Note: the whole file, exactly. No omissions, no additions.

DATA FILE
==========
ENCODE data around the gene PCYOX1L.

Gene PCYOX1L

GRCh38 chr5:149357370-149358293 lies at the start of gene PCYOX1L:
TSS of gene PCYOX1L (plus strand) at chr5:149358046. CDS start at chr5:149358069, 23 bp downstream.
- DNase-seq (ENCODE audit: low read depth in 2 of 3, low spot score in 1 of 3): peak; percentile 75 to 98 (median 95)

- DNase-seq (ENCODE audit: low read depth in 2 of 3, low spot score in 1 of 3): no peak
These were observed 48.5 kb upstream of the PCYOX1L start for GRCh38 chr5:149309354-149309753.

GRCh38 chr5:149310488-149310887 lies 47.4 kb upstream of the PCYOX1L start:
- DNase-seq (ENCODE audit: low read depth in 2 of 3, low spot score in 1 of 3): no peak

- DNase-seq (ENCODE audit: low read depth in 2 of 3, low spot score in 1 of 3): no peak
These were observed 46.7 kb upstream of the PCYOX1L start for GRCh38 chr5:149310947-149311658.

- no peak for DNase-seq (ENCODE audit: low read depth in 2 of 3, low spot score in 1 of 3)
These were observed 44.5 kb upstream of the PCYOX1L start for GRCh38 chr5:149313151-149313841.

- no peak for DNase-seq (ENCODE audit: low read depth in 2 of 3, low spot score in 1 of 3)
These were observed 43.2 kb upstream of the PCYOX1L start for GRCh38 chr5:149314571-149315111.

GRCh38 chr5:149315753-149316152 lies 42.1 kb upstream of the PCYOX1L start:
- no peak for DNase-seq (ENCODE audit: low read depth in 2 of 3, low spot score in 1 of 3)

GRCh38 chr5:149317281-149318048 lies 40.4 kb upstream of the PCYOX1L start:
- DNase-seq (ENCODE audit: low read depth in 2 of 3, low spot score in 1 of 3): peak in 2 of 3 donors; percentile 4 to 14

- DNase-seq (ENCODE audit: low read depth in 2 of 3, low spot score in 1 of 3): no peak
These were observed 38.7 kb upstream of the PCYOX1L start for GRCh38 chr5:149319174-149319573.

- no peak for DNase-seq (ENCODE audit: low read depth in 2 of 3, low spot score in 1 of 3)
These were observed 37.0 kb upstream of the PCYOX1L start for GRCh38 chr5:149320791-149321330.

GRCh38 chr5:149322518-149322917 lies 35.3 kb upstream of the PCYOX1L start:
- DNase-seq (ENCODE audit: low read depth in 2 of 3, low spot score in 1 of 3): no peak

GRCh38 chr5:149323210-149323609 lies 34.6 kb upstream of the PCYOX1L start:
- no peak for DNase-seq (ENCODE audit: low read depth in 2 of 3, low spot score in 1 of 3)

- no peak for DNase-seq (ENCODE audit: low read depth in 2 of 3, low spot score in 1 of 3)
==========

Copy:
ENCODE data around the gene PCYOX1L.

Gene PCYOX1L

GRCh38 chr5:149357370-149358293 lies at the start of gene PCYOX1L:
TSS of gene PCYOX1L (plus strand) at chr5:149358046. CDS start at chr5:149358069, 23 bp downstream.
- DNase-seq (ENCODE audit: low read depth in 2 of 3, low spot score in 1 of 3): peak; percentile 75 to 98 (median 95)

- DNase-seq (ENCODE audit: low read depth in 2 of 3, low spot score in 1 of 3): no peak
These were observed 48.5 kb upstream of the PCYOX1L start for GRCh38 chr5:149309354-149309753.

GRCh38 chr5:149310488-149310887 lies 47.4 kb upstream of the PCYOX1L start:
- DNase-seq (ENCODE audit: low read depth in 2 of 3, low spot score in 1 of 3): no peak

- DNase-seq (ENCODE audit: low read depth in 2 of 3, low spot score in 1 of 3): no peak
These were observed 46.7 kb upstream of the PCYOX1L start for GRCh38 chr5:149310947-149311658.

- no peak for DNase-seq (ENCODE audit: low read depth in 2 of 3, low spot score in 1 of 3)
These were observed 44.5 kb upstream of the PCYOX1L start for GRCh38 chr5:149313151-149313841.

- no peak for DNase-seq (ENCODE audit: low read depth in 2 of 3, low spot score in 1 of 3)
These were observed 43.2 kb upstream of the PCYOX1L start for GRCh38 chr5:149314571-149315111.

GRCh38 chr5:149315753-149316152 lies 42.1 kb upstream of the PCYOX1L start:
- no peak for DNase-seq (ENCODE audit: low read depth in 2 of 3, low spot score in 1 of 3)

GRCh38 chr5:149317281-149318048 lies 40.4 kb upstream of the PCYOX1L start:
- DNase-seq (ENCODE audit: low read depth in 2 of 3, low spot score in 1 of 3): peak in 2 of 3 donors; percentile 4 to 14

- DNase-seq (ENCODE audit: low read depth in 2 of 3, low spot score in 1 of 3): no peak
These were observed 38.7 kb upstream of the PCYOX1L start for GRCh38 chr5:149319174-149319573.

- no peak for DNase-seq (ENCODE audit: low read depth in 2 of 3, low spot score in 1 of 3)
These were observed 37.0 kb upstream of the PCYOX1L start for GRCh38 chr5:149320791-149321330.

GRCh38 chr5:149322518-149322917 lies 35.3 kb upstream of the PCYOX1L start:
- DNase-seq (ENCODE audit: low read depth in 2 of 3, low spot score in 1 of 3): no peak

GRCh38 chr5:149323210-149323609 lies 34.6 kb upstream of the PCYOX1L start:
- no peak for DNase-seq (ENCODE audit: low read depth in 2 of 3, low spot score in 1 of 3)

- no peak for DNase-seq (ENCODE audit: low read depth in 2 of 3, low spot score in 1 of 3)